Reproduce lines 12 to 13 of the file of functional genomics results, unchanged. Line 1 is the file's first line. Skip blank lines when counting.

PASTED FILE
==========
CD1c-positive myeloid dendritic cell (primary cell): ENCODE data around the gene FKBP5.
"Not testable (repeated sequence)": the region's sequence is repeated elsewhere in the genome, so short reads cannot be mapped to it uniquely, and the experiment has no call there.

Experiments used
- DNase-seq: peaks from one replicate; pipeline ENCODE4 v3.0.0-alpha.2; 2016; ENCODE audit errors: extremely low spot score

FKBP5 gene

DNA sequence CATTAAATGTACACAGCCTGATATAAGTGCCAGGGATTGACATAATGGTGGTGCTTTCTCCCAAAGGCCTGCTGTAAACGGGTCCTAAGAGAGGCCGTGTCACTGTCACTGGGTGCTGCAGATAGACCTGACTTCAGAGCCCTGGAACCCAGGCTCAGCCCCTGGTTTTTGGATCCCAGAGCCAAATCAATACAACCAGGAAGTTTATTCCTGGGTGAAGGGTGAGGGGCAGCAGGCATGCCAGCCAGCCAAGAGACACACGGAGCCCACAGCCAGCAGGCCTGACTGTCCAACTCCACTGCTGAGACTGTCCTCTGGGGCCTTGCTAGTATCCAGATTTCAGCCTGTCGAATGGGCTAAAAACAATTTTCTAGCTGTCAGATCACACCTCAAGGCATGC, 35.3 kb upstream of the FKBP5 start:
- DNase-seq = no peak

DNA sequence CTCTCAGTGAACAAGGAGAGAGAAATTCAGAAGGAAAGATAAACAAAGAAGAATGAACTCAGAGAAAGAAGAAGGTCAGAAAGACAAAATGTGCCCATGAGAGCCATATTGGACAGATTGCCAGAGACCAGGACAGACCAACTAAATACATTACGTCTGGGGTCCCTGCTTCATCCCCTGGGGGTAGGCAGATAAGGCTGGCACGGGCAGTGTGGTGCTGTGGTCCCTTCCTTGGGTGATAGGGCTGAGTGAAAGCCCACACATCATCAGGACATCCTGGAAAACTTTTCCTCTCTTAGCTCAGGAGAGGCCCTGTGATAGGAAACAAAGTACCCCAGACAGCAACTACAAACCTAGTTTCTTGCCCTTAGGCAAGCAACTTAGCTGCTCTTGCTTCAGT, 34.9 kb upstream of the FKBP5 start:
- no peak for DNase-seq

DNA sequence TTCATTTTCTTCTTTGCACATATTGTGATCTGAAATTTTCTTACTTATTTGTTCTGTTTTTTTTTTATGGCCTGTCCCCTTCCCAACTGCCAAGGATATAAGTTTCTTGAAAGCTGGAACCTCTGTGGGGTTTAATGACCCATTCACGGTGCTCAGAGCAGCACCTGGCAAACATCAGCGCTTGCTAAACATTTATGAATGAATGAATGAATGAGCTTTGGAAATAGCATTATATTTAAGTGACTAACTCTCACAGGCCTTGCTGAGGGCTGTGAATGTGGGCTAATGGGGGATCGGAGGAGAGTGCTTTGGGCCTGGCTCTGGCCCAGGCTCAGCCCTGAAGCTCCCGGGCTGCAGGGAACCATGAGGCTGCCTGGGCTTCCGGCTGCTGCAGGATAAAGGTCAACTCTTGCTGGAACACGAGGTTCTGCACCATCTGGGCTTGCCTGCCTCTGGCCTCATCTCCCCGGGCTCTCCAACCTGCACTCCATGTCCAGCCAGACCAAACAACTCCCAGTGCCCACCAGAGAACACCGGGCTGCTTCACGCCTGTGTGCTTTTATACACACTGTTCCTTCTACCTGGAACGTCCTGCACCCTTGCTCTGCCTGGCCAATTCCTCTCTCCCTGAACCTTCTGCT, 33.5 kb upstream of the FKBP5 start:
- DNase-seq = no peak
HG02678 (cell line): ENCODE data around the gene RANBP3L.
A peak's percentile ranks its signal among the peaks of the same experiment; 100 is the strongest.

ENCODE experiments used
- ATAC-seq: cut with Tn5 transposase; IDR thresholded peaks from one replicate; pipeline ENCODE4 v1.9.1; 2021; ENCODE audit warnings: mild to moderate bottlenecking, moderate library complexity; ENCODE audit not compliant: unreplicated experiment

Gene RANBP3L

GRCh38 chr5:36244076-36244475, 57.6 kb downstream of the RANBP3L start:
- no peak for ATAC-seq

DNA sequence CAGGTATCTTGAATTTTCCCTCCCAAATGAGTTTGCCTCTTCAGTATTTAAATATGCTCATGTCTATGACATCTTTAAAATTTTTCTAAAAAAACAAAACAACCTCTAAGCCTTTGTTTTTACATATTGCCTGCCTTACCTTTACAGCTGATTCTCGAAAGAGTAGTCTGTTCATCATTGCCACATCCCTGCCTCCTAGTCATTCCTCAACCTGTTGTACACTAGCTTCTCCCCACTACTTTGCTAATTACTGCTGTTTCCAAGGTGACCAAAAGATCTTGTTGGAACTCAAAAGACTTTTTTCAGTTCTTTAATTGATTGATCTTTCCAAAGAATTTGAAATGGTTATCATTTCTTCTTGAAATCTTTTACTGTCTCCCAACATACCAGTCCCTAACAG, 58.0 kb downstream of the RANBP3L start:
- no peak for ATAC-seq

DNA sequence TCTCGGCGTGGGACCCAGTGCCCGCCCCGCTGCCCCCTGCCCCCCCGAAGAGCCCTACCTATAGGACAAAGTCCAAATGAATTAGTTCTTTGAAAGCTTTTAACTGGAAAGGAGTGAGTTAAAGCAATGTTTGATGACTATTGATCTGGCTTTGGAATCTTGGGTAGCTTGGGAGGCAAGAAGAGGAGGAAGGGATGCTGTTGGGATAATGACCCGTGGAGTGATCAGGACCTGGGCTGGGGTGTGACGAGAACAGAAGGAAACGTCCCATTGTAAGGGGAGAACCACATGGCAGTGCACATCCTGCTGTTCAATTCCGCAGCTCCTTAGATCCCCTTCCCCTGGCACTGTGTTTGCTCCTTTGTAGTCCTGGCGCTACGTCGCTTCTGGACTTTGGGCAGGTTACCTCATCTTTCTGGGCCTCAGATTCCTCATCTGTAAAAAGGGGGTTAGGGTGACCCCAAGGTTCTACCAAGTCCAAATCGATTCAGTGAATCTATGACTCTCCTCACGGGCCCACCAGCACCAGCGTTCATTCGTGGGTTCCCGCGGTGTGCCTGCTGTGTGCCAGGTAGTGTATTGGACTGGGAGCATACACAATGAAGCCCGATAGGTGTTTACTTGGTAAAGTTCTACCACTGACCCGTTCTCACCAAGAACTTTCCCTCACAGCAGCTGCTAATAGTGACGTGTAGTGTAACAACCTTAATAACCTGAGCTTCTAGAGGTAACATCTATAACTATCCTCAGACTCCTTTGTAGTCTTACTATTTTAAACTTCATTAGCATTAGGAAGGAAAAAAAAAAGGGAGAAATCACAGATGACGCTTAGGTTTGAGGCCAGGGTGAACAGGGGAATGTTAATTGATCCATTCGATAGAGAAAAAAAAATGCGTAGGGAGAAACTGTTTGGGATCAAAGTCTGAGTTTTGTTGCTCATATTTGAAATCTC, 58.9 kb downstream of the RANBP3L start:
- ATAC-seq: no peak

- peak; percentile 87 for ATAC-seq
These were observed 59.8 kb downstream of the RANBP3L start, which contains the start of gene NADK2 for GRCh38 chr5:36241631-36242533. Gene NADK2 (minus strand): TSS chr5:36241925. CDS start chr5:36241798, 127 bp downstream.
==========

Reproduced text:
HG02678 (cell line): ENCODE data around the gene RANBP3L.
A peak's percentile ranks its signal among the peaks of the same experiment; 100 is the strongest.